Life in a Liminal Space; Or, The Journey Shapes the Destination - The Scholarly Kitchen
peter.suber's bookmarks 2022-01-14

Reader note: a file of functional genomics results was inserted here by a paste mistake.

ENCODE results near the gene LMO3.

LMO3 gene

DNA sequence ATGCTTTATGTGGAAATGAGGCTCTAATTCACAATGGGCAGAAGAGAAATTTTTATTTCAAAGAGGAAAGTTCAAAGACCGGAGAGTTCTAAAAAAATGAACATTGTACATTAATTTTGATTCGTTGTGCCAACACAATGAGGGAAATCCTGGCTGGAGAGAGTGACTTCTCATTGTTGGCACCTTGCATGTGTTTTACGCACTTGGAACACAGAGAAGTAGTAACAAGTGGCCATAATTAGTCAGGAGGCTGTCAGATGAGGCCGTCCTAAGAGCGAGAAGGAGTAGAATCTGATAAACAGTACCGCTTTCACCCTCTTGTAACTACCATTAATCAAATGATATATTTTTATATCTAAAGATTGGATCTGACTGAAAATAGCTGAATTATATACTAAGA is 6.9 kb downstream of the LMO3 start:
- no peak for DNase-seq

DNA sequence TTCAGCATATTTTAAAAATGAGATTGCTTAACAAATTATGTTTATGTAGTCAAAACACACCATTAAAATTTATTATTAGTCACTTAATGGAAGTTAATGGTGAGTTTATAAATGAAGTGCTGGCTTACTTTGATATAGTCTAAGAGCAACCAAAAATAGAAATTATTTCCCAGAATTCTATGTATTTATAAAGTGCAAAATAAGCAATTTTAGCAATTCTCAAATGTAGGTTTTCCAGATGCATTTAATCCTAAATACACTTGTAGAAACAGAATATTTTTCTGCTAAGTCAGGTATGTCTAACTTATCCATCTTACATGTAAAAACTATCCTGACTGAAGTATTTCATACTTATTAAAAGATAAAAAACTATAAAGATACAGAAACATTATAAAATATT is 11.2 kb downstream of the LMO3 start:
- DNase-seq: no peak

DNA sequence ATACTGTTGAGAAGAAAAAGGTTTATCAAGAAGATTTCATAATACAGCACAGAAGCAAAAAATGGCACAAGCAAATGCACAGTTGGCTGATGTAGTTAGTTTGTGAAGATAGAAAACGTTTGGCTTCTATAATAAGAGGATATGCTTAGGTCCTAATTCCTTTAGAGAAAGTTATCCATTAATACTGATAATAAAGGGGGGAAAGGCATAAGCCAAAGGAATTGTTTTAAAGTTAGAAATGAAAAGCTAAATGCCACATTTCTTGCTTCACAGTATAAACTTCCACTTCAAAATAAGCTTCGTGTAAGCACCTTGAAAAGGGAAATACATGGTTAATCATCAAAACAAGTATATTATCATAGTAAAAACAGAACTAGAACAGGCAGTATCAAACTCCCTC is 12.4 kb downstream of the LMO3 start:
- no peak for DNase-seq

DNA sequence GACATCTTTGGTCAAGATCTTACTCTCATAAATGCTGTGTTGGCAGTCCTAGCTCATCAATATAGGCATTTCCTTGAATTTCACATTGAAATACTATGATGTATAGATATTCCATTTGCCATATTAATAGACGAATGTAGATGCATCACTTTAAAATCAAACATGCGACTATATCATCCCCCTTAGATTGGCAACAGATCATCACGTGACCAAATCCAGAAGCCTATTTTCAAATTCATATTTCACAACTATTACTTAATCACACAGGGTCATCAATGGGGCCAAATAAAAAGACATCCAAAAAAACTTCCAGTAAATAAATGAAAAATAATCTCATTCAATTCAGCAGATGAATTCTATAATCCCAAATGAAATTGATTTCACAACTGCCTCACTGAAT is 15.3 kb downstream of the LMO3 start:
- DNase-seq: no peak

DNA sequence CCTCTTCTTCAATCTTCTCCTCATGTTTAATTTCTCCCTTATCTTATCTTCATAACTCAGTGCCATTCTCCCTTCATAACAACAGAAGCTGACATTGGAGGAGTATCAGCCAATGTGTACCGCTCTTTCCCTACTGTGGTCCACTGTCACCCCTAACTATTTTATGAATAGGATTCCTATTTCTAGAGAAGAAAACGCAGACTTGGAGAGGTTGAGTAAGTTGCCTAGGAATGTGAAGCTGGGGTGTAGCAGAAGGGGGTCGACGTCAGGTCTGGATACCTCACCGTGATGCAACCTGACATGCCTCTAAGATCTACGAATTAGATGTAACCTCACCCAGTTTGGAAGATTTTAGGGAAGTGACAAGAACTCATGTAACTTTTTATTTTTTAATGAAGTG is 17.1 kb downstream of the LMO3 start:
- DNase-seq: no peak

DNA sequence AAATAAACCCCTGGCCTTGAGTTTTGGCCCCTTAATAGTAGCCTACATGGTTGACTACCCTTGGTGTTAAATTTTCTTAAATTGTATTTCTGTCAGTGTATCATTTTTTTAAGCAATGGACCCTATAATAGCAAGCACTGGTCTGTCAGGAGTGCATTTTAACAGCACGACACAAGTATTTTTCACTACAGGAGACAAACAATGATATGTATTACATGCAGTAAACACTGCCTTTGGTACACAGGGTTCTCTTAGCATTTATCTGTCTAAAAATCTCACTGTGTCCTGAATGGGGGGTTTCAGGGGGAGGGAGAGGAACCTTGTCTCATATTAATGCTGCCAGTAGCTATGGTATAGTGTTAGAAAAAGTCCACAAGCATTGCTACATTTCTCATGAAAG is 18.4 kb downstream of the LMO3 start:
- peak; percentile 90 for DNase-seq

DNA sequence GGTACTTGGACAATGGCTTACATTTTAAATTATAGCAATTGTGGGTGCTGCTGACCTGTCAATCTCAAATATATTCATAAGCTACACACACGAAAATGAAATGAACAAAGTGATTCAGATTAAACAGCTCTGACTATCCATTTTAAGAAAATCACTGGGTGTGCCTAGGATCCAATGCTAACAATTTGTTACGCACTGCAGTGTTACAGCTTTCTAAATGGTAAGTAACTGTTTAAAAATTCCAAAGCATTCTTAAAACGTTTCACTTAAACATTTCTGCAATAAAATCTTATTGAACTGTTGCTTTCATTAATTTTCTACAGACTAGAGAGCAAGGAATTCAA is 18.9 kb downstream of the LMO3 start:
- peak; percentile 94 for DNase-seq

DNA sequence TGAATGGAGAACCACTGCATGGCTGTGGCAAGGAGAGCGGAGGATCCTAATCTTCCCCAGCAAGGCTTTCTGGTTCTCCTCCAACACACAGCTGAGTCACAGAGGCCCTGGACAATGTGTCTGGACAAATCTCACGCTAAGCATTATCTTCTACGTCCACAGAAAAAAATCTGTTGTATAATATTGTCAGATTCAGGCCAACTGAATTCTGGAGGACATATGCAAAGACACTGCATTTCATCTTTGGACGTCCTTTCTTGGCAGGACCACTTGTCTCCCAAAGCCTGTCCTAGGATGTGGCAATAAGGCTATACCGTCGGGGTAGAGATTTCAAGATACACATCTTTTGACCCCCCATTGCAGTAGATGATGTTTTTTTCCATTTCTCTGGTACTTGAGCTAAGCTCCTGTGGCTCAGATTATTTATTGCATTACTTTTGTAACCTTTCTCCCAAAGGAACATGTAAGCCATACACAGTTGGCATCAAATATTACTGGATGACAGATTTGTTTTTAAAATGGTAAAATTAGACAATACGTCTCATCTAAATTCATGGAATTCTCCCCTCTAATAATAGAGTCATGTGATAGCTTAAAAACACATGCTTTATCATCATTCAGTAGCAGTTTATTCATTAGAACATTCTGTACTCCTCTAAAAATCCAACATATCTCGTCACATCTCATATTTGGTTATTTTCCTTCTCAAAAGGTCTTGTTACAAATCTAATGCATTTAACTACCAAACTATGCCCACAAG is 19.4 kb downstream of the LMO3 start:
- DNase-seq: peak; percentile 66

"Another important factor in our journey so far is that in those negotiations for partnerships between publishers and societies, we’re seeing an increased emphasis on publishing in quantity – remember that under the APC and the TA model, you get paid for every article you publish, so more articles means more revenue. This creates another tricky balance. High-quality, selective, flagship journals are essential for selling subscription packages. Libraries want to subscribe to the best journals, or at least the journals their readers see as most important. But flagship journals publish a small number of articles and reject a lot of submissions. They usually have higher overheads and lower outputs than journals with less rigorous acceptance requirements. So for the subscription short term, you need these expensive-to-run, low-volume flagship journals, but for the OA long term, they cost too much and publish too little to be highly profitable. We’re starting to see a changing attitude from publishers toward these flagship titles, with an emphasis on lowering acceptance standards and publishing more articles over time. Some publishers go as far as requiring quotas for the journals – you must accept X number of articles per year.... In an OA world, you want to emulate MDPI and have low-overhead, high-volume journals and, as subscription wanes, to rid your program of those pesky, small, high-quality titles with high expenses and low publication volumes. So what emerges from our journey is publishers investing heavily in low-rejection, high-volume journals.... This scenario has the most prestigious journals staying in-house where they can remain profitable, but most other prestige journals falling back to independent status, where they will be run with rigor and care by mission-driven research societies rather than profit-driven companies. But remember, all the tools and infrastructure needed to make these journals happen have been bought by the big commercial publishers, and so rather than working together as partners, the societies now become paying clients to the publishers, purchasing the technologies and services they need to keep their journals running.... Are there routes that don’t require success to be based on scale and output volume? There are lots of experiments going on now that essentially ask libraries to pay for things they can otherwise get for free. While promising, I’m concerned that the frame shift needed, both for the library and the university, going from being a place that brings in money to spend on itself to more the mindset of an investment portfolio manager, sending money out into the world for the benefit of the larger community, may be both fragile and take a significant amount of time, given the priorities of academic institutions and how slowly they move.... By examining where these efforts have succeeded, it becomes clear that investment in infrastructure needs to start with a business plan for the long term, with an assumption that funding is going to be limited and driving a financial surplus to ensure long term sustainability is essential...."
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